Summing bright and dark environment experiments, 233 individual recordings were made. Since always both eyes were recorded, a total of n = 2 ⋅ 233 = 466 monocular eye recordings were obtained, resulting in approximately 4 ⋅ 10^{6} individual image frames, which formed the basis of our data analysis.
Multiday recordings
To probe whether pupilradius estimates for a given subject correlate with gaze angle in a manner consistent from recording session to recording session, for two subjects experiments on three consecutive days were performed. More specifically, on each day recordings were made for each subject in the bright environment.
Experiments  Synthetic data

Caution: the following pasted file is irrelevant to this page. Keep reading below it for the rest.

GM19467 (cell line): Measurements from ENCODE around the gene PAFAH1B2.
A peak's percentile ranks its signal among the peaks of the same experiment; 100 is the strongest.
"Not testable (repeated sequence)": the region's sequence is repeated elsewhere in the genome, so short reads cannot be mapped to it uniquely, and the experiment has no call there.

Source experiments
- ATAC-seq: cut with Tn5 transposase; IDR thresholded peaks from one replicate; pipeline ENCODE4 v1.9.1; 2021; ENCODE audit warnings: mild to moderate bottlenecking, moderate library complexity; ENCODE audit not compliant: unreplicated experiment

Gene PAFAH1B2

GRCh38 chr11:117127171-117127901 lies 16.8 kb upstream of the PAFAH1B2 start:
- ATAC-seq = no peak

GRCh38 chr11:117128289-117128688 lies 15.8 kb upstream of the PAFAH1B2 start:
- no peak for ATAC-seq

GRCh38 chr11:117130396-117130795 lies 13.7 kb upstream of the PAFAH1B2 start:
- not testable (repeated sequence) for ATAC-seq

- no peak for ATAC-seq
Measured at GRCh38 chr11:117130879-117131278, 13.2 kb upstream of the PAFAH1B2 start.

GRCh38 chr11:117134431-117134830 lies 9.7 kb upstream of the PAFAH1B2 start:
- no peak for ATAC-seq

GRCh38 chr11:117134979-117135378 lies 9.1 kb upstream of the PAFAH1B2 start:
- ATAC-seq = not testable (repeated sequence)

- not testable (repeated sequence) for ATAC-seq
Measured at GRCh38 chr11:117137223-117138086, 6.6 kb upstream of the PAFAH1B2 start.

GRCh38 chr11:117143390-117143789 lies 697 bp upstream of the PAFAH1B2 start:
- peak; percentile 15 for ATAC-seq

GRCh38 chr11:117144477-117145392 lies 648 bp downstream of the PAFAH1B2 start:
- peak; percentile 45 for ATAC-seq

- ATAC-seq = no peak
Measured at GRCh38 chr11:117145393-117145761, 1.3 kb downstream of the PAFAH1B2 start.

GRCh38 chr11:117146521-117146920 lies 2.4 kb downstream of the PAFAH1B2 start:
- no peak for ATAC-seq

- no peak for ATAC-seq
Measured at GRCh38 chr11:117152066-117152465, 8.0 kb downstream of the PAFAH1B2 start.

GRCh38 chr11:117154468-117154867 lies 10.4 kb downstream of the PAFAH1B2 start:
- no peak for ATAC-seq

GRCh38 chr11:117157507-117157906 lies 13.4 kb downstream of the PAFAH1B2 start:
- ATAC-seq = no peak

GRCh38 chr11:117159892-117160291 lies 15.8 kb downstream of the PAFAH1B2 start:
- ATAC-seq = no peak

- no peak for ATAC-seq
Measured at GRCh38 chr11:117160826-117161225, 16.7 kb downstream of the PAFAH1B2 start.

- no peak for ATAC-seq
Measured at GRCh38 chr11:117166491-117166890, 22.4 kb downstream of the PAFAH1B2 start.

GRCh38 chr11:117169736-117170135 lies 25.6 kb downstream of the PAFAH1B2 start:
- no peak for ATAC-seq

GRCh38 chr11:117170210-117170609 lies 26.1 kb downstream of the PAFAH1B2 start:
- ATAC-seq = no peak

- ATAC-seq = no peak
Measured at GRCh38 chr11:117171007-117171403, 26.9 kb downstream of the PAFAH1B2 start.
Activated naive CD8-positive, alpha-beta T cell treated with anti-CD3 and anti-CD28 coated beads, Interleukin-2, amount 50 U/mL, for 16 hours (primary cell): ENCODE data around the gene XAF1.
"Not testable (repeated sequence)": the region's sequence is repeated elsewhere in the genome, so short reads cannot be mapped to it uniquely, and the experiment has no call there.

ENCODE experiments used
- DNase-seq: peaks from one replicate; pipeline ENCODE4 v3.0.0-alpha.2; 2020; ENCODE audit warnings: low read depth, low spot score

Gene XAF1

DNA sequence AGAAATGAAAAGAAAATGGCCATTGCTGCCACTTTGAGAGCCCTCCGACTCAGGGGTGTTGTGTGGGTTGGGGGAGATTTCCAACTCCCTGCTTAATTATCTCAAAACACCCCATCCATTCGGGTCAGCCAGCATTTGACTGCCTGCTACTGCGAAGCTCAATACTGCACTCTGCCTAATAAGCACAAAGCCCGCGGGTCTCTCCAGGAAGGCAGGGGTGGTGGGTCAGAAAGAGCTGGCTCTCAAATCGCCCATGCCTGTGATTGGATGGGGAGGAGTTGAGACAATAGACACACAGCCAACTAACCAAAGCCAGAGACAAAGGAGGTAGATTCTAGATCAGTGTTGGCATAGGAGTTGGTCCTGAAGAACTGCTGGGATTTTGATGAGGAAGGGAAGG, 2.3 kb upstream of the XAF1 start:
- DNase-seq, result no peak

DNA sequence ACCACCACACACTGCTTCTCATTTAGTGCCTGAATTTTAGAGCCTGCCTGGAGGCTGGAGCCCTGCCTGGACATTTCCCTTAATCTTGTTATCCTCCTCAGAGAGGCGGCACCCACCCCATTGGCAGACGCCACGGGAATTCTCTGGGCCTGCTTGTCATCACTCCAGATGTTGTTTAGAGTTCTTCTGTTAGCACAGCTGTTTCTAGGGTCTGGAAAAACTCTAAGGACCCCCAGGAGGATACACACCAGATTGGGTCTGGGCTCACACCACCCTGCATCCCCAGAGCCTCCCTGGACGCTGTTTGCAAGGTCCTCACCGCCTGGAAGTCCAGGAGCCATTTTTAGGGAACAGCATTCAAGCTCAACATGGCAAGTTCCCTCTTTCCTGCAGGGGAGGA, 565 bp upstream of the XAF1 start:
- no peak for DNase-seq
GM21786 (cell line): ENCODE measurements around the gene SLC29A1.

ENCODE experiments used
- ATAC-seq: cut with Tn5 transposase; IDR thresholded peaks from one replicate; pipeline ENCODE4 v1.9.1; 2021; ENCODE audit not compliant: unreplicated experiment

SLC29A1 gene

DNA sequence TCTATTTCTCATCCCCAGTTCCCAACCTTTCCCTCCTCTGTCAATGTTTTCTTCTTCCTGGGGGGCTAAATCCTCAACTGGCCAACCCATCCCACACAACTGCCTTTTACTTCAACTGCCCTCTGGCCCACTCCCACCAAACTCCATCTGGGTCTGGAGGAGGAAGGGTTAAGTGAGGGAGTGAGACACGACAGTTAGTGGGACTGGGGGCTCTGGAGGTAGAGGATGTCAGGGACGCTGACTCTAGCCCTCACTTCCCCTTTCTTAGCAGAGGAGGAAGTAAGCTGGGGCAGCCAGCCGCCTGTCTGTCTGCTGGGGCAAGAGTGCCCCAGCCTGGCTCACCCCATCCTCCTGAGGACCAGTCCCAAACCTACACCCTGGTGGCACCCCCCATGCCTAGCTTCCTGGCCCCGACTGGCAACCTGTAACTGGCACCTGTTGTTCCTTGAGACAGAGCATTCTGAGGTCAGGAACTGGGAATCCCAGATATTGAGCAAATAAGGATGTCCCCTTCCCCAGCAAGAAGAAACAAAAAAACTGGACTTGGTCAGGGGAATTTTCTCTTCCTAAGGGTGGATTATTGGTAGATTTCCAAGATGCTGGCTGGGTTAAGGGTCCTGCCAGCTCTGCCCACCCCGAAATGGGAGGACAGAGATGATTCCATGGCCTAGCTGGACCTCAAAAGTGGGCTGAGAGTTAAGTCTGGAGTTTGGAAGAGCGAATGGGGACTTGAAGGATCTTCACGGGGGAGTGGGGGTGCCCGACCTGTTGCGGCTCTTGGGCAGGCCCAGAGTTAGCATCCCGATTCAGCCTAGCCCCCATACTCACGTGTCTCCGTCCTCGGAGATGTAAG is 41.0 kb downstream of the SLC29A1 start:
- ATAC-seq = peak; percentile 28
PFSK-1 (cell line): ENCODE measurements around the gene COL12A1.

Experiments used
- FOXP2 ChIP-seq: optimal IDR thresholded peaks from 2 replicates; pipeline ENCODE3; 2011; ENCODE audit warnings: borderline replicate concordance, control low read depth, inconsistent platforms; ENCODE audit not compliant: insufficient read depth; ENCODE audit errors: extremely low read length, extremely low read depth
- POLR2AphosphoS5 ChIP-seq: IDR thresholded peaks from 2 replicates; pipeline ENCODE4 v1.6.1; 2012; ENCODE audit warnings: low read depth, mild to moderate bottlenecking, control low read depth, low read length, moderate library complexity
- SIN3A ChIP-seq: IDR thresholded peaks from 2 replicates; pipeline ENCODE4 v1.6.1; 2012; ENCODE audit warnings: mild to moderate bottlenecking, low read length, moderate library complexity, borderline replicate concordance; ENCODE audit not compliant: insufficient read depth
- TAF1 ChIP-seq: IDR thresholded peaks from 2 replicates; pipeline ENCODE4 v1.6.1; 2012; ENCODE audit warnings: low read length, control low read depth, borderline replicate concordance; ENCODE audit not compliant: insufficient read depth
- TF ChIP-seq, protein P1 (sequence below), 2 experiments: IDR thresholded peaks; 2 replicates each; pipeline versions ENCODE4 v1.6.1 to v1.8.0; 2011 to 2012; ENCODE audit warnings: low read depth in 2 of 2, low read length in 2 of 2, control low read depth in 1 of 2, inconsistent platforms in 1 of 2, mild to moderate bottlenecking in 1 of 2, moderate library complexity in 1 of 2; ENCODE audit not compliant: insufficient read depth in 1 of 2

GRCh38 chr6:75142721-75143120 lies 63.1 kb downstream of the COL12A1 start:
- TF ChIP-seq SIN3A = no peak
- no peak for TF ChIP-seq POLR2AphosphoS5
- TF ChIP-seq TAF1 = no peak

In order to study the gazeangle dependency of pupilsize estimates from a theoretical vantage point, we employ the raytracing pipeline presented by Dierkes et al., (2019) (see also “Gazeangle dependency of pupilsize measurements” and “3D Eye model with cornea: 3D4p”). More specifically, we generated synthetic eye images within the framework of the LeGrand eye model (Le Grand, 1957) (see Fig. 2C). During the raytracing operation, for each pixel in the image, a simulated light ray emanating from the center of an idealized pinhole camera is cast towards the eye model. Pixel color is determined by means of distinguishing four cases: (i) the simulated light ray passes the eye without intersection (resulting in a white pixel), (ii) it hits the eyeball (resulting in a beige pixel), or it hits the cornea, in which case it is refracted according to Snell’s law and continues its path until it either (iii) hits the iris (resulting in a blue pixel) or (iv) enters the pupil (resulting in a black pixel). Note that within the scope of the LeGrand eye model, cornea and aqueous humour are assumed to form a continuous medium with a uniform refractive index n_{ref}. In the generation of all synthetic eye images, we set n_{ref} = 1.3375 (Guestrin and Eizenman, 2006). Examples of generated eye images are shown in Figs. 1A and 2.